At Corpach we reached the Caledonian Canal near the sea lock and walked up to Neptune’s Staircase, a series of eight locks. We had a brief stop at the top and then set off towards Gairlochy.

20190428 Wyn resting at the top of Neptune Staircase
Wyn at the top of Neptune’s Staircase

There were almost no boats using the canal and it was therefore very exciting when a large yacht appeared. The walk was easy and as the day progressed and the low cloud lifted the north face of Ben Nevis started to appear.

20190428 Yacht on the Calendonian Canal
Exciting yacht

At Moy there is a very attractive swing bridge. This was installed so that the farmer can access his riverside meadows. It has its own keeper as only one side of the bridge can be opened manually at a time. The keeper uses a small boat to cross the canal and open the other half.

20190428 Moy swing bridge
Moy swing bridge

Just after 1.00 we arrived at Gairlochy Locks and stopped for lunch. Our accommodation for the night was at Spean Bridge which involved another 6k of road walking.

20190428 Carn Mor Dearg with Ben Nevis in the distance
Carn Mor Dearg with Ben Nevis in the distance

This took us past the famous Commando War Memorial at Spean Bridge which was justifiably very busy with tourists.  We reached the Spean Bridge Hotel at 3.15 and have a comfortable cabin for the night.  As we are getting old we have sorted out a taxi for tomorrow morning, rather than reverse the walk back to the canal.

20190428 Commando Memorial at Spean Bridge
Commando memorial at Spean Bridge

26th April – Kinlochleven to Fort William

20190426 Blackwater Backpackers' Hostel
Blackwater Backpackers’ Hostel

After the challenges of staying at the Kingshouse, it was a pleasure to be in the well-run Blackwater hostel.  As the forecast was poor, I had an early breakfast and left at 7.45.

20190426 Loch Leven
Loch Leven

The initial climb out of Kinlochleven is 250m-820ft up to the old military road which is then followed to near Fort William.  Despite the light showers there were good views of Loch Leven and the Pap of Glencoe.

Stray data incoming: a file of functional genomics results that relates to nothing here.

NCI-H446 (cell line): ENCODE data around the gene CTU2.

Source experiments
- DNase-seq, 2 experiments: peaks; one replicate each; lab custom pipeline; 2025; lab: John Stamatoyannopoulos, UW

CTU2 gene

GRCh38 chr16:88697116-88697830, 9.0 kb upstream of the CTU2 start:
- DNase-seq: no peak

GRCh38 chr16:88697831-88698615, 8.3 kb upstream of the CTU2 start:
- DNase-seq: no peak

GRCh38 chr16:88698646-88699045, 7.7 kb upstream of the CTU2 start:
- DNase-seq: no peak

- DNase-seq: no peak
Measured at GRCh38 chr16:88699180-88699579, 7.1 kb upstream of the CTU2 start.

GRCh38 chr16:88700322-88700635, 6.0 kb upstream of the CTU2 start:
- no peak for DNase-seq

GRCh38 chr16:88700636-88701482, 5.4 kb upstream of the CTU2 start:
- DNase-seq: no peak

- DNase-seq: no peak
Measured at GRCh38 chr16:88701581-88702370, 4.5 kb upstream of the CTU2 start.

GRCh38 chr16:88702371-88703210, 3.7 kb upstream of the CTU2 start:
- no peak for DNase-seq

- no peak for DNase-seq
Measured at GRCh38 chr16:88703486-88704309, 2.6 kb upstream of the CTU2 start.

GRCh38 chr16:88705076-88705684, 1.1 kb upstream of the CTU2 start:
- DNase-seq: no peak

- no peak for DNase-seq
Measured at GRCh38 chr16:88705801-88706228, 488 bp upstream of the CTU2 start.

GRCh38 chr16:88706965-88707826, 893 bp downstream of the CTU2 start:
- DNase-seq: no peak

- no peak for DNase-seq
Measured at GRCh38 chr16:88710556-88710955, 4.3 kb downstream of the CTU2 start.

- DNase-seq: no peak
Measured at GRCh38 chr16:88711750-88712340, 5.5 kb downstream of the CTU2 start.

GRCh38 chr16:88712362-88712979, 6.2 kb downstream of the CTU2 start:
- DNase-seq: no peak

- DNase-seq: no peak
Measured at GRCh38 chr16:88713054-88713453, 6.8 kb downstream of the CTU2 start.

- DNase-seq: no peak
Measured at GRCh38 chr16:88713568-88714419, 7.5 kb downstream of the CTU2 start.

20190426 The Pap of Glencoe
The Pap of Glencoe

Once on the military road the trail undulates gently and rises gradually to the Lairigmor Pass in the middle of some wild country. The old farmhouses at Tigh-na-sleubhaich  are now derelict and it is difficult to understand how anyone could have made a living in such an inhospitable place.

20190426 Tigh-na-sleubhaich derelict cottages
Tigh-na-sleubhaich derelict cottages

Despite the forecast the weather gradually improved and the Aonach Eagach Ridge, above Glencoe, made an appearance through the clouds.

20190426 The Aonach Eagach - Eagles Ridge
Aonach Eagach – the Eagle’s Ridge

After passing another ruined farm at Lairigmor the trail turns NW and begins to descend towards Glen Nevis.  There is an interesting information board regarding the Battle of Inverlochy after which Clan Donald pursued the Cambells over the Lairigmor, before abandoning the chase.  A cairn marks where they stopped.

20190426 Looking up the trail from the Lairigmor - Big Pass
Looking up the trail from the Lairig Mor (‘Big Pass’)

The next few miles were through clear-felled forest and seemed quite tough. The consolidation is that Ben Nevis came into view, initially capped with thick cloud but gradually becoming more visible as I neared Glen Nevis.

20190426 First sight of Ben Nevis
First sight of Ben Nevis

The final descent to sea level at Fort William is through forest which is being clear-felled, so was not very inspiring.

20190426 Forestry work near Fort William
Clear felling near Fort William

I reached the town at 2.15 and was disappointed that the hostel didn’t open until 5.00.  Tea and cake at Nevisport and some food shopping filled in the time, and I even managed to get to the accommodation before the long-forecast rain finally descended from the heavens.

20190426 Glen Nevis
Glen Nevis

This completes the West Highland Way, and tomorrow is a rest day.

Most of the through walkers on the way were European, Dutch, German, Swiss or Italians and it was good to see lots of young people taking up the challenge.  It would be true to say that both my fellow walkers and I have enjoyed the last week, but it would be a very different walk in bad weather.

Leaving the crowds on the West Highland Way behind, I suspect that Wyn and I will have plenty of company on the equally popular Great Glen Way when we start on Sunday.

20190426 The Tourist Route up Ben Nevis
The tourist route up Ben Nevis